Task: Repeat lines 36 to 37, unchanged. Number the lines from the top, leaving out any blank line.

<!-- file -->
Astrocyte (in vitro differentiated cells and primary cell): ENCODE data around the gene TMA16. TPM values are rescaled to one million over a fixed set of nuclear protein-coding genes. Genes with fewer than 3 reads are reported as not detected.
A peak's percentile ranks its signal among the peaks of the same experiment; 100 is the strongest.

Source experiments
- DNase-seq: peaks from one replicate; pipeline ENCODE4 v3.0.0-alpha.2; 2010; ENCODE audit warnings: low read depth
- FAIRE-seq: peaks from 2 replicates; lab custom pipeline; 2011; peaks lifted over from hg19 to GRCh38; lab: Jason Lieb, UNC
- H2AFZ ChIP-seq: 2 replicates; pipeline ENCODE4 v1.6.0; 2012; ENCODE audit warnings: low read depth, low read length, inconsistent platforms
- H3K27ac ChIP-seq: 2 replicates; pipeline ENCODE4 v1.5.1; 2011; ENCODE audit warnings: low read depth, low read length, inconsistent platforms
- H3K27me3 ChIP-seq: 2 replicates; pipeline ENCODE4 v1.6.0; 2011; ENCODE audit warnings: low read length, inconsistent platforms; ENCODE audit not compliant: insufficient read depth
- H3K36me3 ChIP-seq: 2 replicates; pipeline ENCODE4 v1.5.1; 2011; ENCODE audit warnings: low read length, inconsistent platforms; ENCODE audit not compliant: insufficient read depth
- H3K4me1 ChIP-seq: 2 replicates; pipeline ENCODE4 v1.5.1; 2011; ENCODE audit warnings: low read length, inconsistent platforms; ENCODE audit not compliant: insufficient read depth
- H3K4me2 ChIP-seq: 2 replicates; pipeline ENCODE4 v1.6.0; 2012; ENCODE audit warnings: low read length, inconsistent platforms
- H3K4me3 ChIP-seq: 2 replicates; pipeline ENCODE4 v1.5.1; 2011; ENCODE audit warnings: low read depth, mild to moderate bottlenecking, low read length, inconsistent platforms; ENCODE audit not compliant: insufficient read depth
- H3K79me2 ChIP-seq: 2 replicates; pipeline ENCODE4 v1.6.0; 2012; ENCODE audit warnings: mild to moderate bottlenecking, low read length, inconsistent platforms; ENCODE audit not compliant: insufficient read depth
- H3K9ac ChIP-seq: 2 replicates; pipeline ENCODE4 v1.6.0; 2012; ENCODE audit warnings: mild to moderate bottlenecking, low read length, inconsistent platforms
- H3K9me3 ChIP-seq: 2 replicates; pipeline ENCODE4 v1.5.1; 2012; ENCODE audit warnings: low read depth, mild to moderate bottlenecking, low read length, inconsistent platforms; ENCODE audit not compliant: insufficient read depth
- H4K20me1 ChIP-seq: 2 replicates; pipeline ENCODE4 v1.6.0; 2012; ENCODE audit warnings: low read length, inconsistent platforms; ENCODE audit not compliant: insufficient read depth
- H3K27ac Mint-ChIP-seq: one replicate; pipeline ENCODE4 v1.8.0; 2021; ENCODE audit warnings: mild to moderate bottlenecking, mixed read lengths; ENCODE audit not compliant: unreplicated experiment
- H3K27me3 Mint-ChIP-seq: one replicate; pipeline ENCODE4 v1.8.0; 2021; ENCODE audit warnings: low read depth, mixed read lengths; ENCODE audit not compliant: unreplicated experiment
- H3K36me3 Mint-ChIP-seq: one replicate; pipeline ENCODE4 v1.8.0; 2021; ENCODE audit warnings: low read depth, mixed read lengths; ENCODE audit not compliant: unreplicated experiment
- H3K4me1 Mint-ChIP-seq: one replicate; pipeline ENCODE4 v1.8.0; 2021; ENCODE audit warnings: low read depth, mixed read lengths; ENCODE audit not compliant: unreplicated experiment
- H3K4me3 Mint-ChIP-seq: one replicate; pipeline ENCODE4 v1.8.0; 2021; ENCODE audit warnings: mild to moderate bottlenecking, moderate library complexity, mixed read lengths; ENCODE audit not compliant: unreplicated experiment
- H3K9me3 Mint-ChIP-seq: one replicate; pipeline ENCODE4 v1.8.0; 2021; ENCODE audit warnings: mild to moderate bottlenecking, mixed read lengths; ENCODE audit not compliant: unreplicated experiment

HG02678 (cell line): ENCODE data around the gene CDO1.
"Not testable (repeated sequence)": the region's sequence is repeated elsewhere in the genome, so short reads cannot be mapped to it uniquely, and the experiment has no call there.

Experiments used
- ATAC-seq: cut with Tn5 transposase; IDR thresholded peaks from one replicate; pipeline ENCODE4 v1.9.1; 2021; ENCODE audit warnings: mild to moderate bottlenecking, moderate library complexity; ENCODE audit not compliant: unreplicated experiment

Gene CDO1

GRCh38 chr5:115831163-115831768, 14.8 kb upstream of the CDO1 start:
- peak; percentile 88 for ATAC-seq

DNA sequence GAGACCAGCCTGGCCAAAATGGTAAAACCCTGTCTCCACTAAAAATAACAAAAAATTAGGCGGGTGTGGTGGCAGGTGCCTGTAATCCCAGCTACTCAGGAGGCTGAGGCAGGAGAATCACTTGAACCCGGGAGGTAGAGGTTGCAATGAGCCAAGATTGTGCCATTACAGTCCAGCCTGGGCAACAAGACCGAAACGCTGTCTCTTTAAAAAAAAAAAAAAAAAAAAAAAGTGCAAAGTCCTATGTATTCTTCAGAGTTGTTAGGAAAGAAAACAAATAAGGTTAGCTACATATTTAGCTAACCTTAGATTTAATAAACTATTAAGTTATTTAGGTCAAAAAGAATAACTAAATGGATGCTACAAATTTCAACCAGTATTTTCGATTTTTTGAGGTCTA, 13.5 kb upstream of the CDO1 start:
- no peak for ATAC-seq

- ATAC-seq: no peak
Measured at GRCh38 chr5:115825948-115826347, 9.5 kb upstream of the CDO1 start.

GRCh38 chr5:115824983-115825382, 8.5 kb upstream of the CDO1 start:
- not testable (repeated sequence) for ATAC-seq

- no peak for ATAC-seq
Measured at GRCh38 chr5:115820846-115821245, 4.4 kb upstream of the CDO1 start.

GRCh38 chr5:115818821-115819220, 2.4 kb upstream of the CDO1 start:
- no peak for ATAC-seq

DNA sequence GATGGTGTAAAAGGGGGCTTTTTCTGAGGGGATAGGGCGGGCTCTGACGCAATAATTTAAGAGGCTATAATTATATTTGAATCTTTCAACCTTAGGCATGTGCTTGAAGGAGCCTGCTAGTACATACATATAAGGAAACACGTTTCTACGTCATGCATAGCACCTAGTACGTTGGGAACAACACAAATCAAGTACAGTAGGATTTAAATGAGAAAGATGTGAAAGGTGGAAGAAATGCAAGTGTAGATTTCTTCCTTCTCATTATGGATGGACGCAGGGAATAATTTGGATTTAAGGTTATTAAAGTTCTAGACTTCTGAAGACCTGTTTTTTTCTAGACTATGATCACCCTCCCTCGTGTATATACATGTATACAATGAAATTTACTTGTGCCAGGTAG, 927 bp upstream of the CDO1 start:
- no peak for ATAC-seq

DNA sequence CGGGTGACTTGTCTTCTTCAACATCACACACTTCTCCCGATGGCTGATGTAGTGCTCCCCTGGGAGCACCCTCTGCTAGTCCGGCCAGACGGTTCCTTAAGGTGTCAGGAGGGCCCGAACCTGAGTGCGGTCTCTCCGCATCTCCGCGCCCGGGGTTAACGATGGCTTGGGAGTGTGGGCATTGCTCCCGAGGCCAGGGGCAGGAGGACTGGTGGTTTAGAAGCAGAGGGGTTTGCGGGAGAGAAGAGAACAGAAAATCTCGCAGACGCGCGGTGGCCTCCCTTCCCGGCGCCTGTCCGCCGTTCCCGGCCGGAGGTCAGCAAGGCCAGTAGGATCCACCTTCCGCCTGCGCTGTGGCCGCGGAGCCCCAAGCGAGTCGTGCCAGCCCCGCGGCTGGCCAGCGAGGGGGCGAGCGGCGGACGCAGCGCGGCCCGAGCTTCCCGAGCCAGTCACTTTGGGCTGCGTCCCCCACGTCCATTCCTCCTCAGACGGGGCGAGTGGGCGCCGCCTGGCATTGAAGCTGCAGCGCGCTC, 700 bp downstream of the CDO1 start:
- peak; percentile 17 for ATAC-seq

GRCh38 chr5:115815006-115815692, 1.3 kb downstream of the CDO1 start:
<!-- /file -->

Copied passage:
- no peak for ATAC-seq
Measured at GRCh38 chr5:115820846-115821245, 4.4 kb upstream of the CDO1 start.